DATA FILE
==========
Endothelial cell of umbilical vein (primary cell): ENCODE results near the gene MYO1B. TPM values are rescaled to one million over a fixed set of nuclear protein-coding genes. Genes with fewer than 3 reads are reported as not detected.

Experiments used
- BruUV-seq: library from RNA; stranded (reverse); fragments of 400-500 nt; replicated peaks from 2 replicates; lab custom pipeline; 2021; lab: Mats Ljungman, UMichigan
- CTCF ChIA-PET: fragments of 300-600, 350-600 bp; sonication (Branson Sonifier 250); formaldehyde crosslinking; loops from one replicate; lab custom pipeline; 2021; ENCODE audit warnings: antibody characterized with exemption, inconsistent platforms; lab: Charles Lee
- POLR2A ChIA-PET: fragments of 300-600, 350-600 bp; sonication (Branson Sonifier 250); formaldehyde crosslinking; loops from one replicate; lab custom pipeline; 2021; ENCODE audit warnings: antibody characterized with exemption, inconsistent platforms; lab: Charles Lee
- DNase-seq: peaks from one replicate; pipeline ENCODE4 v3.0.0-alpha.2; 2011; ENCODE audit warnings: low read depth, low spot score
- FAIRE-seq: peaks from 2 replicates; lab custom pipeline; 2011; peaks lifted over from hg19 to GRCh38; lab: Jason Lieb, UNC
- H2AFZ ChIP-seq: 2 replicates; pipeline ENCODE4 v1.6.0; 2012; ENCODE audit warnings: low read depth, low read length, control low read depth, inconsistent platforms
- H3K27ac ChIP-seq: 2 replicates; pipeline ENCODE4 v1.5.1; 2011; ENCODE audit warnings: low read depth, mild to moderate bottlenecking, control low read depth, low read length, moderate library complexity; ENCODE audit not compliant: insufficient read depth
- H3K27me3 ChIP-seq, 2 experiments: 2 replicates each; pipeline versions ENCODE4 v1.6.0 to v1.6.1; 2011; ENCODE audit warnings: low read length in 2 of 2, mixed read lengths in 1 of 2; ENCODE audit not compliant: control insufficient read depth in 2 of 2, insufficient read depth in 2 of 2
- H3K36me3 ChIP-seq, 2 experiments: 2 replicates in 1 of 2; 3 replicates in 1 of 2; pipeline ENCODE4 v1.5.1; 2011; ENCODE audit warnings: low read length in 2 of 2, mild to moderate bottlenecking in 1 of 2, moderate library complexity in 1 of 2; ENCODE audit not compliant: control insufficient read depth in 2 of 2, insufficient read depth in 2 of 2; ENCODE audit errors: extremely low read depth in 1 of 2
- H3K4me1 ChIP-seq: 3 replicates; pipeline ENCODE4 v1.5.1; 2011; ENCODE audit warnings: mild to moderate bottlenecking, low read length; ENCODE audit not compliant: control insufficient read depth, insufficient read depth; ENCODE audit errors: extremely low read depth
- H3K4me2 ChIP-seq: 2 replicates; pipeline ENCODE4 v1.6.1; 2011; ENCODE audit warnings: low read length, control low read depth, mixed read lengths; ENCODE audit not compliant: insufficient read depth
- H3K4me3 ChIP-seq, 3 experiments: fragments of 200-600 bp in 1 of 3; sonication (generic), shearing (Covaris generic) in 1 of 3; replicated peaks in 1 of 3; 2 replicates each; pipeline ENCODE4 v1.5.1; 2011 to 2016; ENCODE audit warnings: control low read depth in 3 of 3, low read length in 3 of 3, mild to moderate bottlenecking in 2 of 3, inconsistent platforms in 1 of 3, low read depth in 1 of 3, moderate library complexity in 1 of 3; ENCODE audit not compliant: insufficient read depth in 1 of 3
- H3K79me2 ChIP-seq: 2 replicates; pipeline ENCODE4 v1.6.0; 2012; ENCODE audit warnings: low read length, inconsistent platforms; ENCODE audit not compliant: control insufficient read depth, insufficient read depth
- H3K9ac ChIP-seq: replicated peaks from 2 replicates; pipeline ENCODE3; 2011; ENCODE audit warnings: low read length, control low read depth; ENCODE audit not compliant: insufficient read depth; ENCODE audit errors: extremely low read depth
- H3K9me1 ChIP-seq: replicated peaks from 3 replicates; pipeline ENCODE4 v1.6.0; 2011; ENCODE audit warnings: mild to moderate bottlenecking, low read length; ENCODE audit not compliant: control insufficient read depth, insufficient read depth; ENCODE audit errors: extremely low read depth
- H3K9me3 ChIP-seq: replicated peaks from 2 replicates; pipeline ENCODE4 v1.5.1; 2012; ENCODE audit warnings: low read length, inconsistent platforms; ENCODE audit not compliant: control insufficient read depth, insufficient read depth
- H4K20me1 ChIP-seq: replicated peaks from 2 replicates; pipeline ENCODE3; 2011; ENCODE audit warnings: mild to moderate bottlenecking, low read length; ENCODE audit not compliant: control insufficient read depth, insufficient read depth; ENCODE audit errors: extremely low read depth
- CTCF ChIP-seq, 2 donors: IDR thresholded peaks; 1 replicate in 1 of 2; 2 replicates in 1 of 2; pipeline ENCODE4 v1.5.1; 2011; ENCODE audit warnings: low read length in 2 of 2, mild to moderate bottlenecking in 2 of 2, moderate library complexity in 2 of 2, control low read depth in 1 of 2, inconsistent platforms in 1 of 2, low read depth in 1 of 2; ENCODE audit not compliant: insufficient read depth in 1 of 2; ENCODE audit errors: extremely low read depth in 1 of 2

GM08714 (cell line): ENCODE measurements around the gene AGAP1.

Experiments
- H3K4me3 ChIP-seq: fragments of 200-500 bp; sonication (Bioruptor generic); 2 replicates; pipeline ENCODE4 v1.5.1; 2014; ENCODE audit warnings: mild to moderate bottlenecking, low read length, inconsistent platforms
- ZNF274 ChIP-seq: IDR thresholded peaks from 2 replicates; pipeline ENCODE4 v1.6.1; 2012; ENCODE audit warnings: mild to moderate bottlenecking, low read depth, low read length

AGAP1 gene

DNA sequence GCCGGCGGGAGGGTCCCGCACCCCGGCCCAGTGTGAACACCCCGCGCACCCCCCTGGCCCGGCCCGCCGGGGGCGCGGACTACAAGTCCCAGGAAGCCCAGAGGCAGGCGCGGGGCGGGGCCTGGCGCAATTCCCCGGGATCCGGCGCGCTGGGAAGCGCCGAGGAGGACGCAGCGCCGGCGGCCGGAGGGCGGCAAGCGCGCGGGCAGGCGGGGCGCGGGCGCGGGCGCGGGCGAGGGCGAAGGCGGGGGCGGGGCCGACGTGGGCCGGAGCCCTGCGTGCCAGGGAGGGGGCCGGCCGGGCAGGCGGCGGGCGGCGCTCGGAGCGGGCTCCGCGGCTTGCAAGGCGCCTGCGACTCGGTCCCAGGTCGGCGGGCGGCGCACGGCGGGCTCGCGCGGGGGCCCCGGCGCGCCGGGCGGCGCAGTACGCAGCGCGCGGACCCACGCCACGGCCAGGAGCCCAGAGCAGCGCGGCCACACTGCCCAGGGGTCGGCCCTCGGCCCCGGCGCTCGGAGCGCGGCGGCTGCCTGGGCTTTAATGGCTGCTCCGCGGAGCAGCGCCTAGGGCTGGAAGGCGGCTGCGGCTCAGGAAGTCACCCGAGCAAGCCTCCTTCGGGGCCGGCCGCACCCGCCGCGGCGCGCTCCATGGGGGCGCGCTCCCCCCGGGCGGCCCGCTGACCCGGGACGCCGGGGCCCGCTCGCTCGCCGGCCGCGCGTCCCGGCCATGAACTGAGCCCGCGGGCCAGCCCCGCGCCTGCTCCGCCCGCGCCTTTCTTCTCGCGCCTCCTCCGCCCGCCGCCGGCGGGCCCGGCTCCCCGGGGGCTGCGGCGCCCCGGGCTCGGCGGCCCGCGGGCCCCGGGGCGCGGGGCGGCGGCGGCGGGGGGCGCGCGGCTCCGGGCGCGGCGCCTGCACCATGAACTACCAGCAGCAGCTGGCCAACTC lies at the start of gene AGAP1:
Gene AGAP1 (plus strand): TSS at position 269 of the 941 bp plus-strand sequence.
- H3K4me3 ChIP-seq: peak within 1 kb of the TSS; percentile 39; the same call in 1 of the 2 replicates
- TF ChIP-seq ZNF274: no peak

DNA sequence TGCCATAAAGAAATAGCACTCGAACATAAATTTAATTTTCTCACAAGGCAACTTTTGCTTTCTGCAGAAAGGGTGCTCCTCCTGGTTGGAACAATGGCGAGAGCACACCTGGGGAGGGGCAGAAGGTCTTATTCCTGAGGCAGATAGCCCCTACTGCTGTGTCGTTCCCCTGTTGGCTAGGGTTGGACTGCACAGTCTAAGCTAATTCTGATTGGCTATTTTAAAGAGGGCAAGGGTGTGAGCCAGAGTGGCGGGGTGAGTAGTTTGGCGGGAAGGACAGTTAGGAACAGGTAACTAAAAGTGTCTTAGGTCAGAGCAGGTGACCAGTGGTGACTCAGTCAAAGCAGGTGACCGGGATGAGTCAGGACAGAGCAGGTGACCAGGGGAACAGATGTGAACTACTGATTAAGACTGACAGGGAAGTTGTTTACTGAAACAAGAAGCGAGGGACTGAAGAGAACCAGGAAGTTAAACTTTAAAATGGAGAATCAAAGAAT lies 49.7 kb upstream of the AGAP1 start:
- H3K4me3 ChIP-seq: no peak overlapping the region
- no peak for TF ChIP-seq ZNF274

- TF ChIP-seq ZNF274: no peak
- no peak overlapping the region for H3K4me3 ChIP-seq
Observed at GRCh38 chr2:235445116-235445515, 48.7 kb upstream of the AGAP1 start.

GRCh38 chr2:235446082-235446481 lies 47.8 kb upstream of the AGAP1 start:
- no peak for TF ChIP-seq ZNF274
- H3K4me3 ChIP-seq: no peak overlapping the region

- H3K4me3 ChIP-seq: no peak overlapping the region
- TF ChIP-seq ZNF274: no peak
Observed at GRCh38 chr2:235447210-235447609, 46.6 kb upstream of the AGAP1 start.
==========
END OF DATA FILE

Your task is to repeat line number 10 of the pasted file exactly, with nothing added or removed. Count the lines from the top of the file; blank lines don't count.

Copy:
- H3K27me3 ChIP-seq, 2 experiments: 2 replicates each; pipeline versions ENCODE4 v1.6.0 to v1.6.1; 2011; ENCODE audit warnings: low read length in 2 of 2, mixed read lengths in 1 of 2; ENCODE audit not compliant: control insufficient read depth in 2 of 2, insufficient read depth in 2 of 2